Minority Language Proficiency of Adolescent Immigrant Children in England, Germany, the Netherlands, and Sweden

Article

Abstract

We study minority language proficiency of adolescent immigrant children in England, Germany, the Netherlands and Sweden. We elaborate on theoretical mechanisms of exposure, efficiency and non-economic incentives of minority language acquisition. Using data from adolescent immigrant children in England, Germany, the Netherlands and Sweden, we find evidence for the role of exposure in that immigrant children who were born abroad were more proficient than those born in the host country. Exposure via the percentage of co-ethnics at school is positively related to minority proficiency, whereas parental proficiency in the destination language is negatively associated. Also belonging to a larger immigrant group increases exposure to the minority language and results in language retention. Efficiency in terms of cognitive abilities does not play a role. Non-economic incentives to retain the minority language, indicated by the ethnic identification of parents, is positively related to the child’s minority language proficiency and this relationship is stronger when the quality of the parent-child relationship is higher.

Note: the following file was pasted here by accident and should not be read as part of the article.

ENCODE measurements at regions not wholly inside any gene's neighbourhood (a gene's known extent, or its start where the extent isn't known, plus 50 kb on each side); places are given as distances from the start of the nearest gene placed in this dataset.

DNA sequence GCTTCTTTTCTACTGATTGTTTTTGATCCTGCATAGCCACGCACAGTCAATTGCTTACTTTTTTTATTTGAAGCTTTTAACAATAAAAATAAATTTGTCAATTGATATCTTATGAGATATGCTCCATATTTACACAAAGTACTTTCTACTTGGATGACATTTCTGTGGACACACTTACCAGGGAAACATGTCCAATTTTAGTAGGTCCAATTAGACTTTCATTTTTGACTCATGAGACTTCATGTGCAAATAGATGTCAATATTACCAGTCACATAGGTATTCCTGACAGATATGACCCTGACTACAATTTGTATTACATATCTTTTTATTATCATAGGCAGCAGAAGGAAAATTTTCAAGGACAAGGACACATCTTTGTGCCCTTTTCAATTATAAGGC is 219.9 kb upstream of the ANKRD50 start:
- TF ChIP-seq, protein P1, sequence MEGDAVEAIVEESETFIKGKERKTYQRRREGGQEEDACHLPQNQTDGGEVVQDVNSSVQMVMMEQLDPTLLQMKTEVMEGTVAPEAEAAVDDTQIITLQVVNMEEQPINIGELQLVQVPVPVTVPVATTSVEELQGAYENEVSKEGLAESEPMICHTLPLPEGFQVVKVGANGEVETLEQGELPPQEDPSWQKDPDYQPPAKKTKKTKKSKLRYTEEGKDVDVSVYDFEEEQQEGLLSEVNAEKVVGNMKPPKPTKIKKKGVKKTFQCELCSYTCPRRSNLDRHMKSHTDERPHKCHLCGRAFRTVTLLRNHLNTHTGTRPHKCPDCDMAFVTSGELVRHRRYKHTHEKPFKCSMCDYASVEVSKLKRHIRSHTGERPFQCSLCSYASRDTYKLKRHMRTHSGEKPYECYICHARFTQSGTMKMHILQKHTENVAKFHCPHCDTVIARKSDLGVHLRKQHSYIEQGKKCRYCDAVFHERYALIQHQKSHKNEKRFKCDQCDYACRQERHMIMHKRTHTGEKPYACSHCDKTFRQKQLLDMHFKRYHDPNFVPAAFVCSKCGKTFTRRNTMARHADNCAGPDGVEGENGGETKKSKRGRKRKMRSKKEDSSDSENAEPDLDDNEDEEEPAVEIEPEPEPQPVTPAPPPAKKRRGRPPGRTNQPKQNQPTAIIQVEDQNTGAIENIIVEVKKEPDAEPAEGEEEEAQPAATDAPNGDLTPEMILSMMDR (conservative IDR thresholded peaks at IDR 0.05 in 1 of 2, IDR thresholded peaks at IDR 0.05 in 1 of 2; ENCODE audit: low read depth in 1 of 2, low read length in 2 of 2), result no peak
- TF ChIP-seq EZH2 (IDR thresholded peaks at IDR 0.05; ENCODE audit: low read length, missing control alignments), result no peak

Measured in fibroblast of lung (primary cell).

Keywords

Ethnic minorities Immigration Language proficiency Mother tongue 

Herkunfts-Sprachkompetenz von jugendlichen Immigranten in England, Deutschland, den Niederlanden und Schweden

Zusammenfassung

Wir untersuchen die Minoritäts- (Herkunfts-) Sprachkompetenz von jugendlichen Immigranten in England, Deutschland, den Niederlanden und Schweden. Wir spezifizieren theoretische Mechanismen wie Ausgesetztsein (exposure), Wirksamkeit und nicht-ökonomische Anreize auf das Erlernen der Sprache von Minoritäten. Wir verwenden Daten von jugendlichen Immigranten in den vier Ländern. Die Ergebnisse sind, dass Kinder von Immigranten, die nicht im Gastland geboren wurden, kompetenter in der Herkunftssprache waren als solche, die im Gastland geboren wurden. Die Sprachkompetenz stieg mit dem Anteil eigenethnischer Jugendlicher in der Schule, war aber geringer, wenn die Eltern die Sprache des Gastlandes beherrschen. Weiter zeigte sich, dass die Zugehörigkeit zu einer großen Gruppe von Immigranten dazu führt, der Sprache der Minorität stärker ausgesetzt zu sein, was dann dazu führte, die Herkunftssprache beizubehalten. Hingegen sind kognitive Fähigkeiten nicht bedeutsam für das Ausmaß der Kompetenz. Nicht-ökonomische Anreize, die Sprache der Minorität beizubehalten, z. B. durch das Ausmaß der ethnischen Identifikation der Eltern, weisen einen positiven Zusammenhang mit der Herkunfts-Sprachkompetenz der Kinder auf, und diese Beziehung ist stärker, wenn die Eltern-Kind-Bindung höher ist.

Schlüsselwörter

Ethnische Minoritäten Immigration Sprachkompetenz Muttersprache 

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Copyright information

© Springer Fachmedien Wiesbaden 2014

Authors and Affiliations

  1. 1.Department of SociologyUtrecht UniversityUtrechtthe Netherlands

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